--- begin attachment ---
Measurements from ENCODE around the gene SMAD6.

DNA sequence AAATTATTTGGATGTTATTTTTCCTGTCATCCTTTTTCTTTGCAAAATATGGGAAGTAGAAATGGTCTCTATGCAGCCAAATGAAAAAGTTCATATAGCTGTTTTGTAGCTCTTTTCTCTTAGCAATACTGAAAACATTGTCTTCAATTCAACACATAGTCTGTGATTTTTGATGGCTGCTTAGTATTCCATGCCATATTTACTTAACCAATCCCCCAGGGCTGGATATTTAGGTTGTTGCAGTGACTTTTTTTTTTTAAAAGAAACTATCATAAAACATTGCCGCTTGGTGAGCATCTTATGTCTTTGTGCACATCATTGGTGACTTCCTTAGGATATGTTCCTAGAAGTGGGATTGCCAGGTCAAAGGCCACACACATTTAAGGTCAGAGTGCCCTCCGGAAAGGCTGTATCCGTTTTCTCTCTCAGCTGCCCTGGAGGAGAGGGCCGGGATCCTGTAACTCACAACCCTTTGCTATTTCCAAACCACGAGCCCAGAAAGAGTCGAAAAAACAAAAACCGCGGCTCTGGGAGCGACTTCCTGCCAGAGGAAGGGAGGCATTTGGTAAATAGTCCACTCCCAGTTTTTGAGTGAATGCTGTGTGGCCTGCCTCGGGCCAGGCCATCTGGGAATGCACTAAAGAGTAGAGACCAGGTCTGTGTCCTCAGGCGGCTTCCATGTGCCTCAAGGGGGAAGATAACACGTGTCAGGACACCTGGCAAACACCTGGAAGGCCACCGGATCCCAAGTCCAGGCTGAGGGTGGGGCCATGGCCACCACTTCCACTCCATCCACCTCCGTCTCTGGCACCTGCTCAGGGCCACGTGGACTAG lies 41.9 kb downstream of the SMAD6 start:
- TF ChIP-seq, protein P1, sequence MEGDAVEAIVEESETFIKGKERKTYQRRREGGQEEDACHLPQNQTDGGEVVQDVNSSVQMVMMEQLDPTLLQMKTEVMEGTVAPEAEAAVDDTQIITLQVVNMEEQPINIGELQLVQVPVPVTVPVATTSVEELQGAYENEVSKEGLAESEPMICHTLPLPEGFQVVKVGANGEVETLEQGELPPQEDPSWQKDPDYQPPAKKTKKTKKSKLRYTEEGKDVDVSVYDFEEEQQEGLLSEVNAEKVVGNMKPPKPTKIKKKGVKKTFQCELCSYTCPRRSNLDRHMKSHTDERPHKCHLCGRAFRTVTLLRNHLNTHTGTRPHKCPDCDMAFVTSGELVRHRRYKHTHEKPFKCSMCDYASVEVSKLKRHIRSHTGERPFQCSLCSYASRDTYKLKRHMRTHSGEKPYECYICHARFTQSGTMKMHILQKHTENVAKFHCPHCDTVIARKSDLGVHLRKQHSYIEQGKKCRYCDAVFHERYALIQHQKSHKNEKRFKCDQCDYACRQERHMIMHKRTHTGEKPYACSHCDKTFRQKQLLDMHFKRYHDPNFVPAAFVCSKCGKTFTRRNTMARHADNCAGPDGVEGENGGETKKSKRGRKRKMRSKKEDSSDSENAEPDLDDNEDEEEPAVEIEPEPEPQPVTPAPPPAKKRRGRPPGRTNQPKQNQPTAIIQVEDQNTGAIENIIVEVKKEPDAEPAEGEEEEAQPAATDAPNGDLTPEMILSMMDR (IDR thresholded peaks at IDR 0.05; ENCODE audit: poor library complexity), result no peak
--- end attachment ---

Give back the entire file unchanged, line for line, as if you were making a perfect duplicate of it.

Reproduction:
Measurements from ENCODE around the gene SMAD6.

DNA sequence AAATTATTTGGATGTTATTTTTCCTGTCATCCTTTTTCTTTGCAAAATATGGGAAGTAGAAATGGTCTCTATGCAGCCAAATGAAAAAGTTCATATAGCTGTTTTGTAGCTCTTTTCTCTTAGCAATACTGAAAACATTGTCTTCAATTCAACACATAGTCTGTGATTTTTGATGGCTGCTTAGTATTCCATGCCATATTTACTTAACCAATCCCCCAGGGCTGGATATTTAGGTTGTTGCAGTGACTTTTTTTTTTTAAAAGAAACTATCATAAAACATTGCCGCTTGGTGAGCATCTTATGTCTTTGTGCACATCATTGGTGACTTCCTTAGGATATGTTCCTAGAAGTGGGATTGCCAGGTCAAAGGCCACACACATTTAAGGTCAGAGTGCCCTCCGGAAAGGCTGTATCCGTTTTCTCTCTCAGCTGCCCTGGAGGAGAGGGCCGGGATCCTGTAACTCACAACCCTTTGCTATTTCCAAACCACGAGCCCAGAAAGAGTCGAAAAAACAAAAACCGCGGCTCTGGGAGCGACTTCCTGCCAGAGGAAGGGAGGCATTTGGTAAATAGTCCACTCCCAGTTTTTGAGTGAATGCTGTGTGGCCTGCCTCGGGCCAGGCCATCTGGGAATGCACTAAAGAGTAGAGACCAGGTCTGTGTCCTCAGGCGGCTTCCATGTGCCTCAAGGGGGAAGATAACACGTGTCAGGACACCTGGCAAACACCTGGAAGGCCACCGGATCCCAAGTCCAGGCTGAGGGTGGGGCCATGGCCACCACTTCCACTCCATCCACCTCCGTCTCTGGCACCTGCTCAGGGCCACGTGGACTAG lies 41.9 kb downstream of the SMAD6 start:
- TF ChIP-seq, protein P1, sequence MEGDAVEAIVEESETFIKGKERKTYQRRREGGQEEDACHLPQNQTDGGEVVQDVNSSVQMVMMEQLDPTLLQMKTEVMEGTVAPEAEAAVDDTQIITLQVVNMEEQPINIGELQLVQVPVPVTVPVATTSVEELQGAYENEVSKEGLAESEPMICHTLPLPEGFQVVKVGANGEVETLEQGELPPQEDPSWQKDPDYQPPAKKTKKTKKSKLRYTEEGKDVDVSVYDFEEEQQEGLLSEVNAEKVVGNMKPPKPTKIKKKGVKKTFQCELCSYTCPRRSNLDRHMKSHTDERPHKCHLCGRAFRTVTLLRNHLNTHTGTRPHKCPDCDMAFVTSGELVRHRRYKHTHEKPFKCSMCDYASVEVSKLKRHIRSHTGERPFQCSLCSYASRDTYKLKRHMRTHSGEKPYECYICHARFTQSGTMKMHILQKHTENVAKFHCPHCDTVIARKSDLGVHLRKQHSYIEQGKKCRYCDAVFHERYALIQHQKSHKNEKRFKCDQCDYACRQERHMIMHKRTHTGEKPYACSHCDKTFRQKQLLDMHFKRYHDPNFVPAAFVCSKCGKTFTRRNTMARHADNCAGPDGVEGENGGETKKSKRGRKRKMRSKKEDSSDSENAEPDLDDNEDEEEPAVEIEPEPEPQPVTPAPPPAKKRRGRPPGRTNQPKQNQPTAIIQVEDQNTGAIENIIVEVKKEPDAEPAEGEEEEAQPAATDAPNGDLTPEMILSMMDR (IDR thresholded peaks at IDR 0.05; ENCODE audit: poor library complexity), result no peak